Updated: Hubbub & Poetry School webpages

Finally I've filled up two sections of my site with all the relevant info that does them justice. My current and ongoing residency with the Hubbub at Wellcome Collection www.stevenjfowler.com/hubbub and the last few years teaching for the wonderful Poetry School www.stevenjfowler.com/poetryschool

Both include videos, blogs and general writings about my residential / pedagogical processes

The Poetry School: Maintenant - an international course & new website

I'm happy to say that in January 2015 I shall be once again teaching my Maintenant course for the Poetry School, this time as an International course. This means, as an interactive online course, it can be taken by anyone in the world and, I would hope, many from Europe as well as beyond. 

The course explores post-war & contemporary European avant-garde poetry, aiming to elucidate traditions that might be occluded in the UK, and explore how their innovations in writing can compliment people's poetry in the now. The onus is on how these great moments in modern poetry can enrich writing practise, rather than dense historical analysis. It’s a rare chance to excavate avant garde work in such a setting, please sign up below if interested.

http://www.poetryschool.com/courses-workshops/online/maintenant---an-international-poetry-course.php 

The course begins Monday 26th, in January 2015 and follows a bi-weekly format, with five movements covered over ten weeks, with poems and texts submitted by the participants every two weeks. The course is mediated through the Poetry School’s innovative social media platform Campus, allowing a remarkable accessibility to an assignment driven course, a credit to the innovative pedagogical approach of the school.

Week One:  – Oulipo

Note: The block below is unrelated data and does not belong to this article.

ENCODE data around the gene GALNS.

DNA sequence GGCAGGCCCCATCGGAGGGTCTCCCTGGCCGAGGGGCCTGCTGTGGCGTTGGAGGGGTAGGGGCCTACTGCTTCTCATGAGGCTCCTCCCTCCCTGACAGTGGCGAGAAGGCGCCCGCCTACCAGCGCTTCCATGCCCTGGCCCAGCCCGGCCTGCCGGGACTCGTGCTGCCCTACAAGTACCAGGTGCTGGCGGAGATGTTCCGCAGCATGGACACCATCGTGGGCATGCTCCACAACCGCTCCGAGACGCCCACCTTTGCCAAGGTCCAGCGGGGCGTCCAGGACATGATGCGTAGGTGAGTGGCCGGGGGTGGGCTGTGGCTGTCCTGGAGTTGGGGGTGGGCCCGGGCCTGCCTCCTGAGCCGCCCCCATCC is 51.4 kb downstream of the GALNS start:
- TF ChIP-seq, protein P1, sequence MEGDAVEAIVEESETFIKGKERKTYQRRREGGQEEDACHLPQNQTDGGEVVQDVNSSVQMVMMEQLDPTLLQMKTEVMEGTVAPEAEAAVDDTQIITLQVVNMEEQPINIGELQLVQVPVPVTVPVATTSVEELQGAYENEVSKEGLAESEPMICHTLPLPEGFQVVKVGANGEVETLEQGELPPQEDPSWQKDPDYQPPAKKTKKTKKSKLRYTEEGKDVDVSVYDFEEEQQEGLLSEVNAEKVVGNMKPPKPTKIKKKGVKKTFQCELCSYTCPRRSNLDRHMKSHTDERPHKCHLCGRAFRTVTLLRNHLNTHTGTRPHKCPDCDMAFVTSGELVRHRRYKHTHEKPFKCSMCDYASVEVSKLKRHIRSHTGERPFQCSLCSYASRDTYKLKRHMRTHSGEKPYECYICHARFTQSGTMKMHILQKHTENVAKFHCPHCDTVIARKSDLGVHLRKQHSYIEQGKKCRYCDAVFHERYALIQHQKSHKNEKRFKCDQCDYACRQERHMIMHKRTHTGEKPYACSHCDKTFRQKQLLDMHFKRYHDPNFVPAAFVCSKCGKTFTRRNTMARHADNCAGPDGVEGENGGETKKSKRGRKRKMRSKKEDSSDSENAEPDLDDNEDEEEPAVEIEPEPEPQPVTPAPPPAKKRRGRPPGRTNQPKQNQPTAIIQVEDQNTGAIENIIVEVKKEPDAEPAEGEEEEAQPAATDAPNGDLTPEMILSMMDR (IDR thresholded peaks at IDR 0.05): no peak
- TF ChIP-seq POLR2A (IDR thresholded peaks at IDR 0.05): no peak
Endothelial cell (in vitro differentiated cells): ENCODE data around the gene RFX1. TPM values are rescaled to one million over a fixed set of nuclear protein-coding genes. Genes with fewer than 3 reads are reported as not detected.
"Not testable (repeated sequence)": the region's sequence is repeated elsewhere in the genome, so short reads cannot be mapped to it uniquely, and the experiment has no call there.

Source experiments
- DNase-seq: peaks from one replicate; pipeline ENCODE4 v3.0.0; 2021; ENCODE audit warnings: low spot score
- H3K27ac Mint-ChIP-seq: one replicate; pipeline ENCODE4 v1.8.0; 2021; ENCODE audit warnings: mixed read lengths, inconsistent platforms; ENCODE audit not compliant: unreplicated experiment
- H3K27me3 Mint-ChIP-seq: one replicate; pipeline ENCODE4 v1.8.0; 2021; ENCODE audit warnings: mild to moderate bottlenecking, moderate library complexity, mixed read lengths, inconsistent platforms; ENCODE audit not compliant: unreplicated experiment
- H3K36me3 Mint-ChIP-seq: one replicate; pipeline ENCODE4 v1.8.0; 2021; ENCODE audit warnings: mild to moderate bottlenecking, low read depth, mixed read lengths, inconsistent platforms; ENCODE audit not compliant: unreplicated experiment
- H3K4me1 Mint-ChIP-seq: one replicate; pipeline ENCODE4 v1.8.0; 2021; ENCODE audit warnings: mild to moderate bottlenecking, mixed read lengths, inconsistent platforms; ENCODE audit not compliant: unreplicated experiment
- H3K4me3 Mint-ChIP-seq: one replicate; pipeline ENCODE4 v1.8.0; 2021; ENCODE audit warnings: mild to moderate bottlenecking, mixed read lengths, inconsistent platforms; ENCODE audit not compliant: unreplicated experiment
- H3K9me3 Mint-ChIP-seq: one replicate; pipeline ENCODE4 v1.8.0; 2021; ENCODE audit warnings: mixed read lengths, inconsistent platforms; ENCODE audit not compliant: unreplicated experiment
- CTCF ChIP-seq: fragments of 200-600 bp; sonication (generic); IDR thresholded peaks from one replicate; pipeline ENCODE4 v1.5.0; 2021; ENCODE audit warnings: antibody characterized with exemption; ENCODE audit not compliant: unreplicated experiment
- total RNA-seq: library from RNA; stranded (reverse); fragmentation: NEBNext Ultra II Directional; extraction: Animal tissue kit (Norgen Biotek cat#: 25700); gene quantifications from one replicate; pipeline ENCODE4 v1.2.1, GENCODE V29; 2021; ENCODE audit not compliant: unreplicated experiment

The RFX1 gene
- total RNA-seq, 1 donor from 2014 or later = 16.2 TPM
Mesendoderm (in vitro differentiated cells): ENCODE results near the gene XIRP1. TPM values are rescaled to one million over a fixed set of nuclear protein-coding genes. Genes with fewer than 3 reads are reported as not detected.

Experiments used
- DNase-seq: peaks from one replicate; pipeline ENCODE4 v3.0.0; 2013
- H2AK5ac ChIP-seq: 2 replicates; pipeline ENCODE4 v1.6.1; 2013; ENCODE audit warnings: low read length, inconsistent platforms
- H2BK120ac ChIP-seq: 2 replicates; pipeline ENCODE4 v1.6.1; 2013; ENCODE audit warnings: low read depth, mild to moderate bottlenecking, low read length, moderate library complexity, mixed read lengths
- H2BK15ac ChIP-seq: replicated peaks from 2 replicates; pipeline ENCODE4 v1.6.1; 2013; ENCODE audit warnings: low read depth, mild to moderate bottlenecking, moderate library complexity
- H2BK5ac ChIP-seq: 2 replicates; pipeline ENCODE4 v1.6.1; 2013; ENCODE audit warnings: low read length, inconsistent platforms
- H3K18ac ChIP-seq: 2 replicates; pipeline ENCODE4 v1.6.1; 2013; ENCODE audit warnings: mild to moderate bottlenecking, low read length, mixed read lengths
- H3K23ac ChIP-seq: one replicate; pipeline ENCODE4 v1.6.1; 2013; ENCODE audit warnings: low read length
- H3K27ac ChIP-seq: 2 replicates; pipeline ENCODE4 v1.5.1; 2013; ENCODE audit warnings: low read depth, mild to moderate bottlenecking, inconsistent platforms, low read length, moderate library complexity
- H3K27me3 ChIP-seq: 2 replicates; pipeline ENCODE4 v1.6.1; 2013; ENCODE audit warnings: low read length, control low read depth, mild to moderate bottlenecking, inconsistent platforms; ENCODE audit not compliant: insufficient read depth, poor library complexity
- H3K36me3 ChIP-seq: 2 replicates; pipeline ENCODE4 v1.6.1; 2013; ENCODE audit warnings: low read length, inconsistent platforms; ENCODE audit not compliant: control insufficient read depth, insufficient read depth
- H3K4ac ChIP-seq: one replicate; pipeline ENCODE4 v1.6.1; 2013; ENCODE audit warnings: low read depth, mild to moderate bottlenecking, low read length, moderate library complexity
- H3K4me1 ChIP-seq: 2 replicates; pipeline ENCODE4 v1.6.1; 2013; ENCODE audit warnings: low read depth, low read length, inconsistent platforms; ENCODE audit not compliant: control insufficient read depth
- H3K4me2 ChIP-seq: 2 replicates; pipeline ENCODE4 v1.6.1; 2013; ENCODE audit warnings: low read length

Georges Perec, Jacques Roubeau, Raymond Queneau up to Frederic Forte and British Oulippeans like Philip Terry. The constraints that emancipate. http://en.wikipedia.org/wiki/Oulipo

Week Two:  – Austrian postwar modernism

Thomas Bernhard, Peter Handke, Elfriede Jelinek. How to deal with the legacy of Fascism.http://en.wikipedia.org/wiki/Peter_Handke

Week Three:  - Concrete poetry

Hansjörg Mayer, Bob Cobbing, The Vienna Group, Oyvind Fahlstrom, Marton Koppany up to Anatol Knotek. The visuality of the poem as its meaning http://en.wikipedia.org/wiki/Concrete_poetry

Week Four:  - CoBrA

Asger Jorn, Christian Dotremont, Pierre Alechinsky. Dutch, Danish, Belgian & beyond, poetry as art revolt & primitivism.http://en.wikipedia.org/wiki/COBRA_(avant-garde_movement)

Week Five:  - British Poetry Revival

Tom Raworth, Bill Griffiths, Maggie O’Sullivan & many many more. Those every British poet should know, our immense late 20th century Vanguard heritage. http://en.wikipedia.org/wiki/British_poetry_revival -

I've also a new website www.stevenjfowler.com which can be navigated through a menu as well project pages, one of which is www.stevenjfowler.com/poetryschool which contains information on Maintenant: International as well as the first Maintenant course and the Vanguard course.

& here is the interview series that inspired the course http://www.stevenjfowler.com/maintenant all 97 editions so far.

Thanks for reading & happy festivus.

teaching Maintenant for the Poetry School in 2015 as an International course

I'm really delighted to say that in January 2015 I shall be once again teaching my Maintenant course for the Poetry School. This is exciting on two fronts: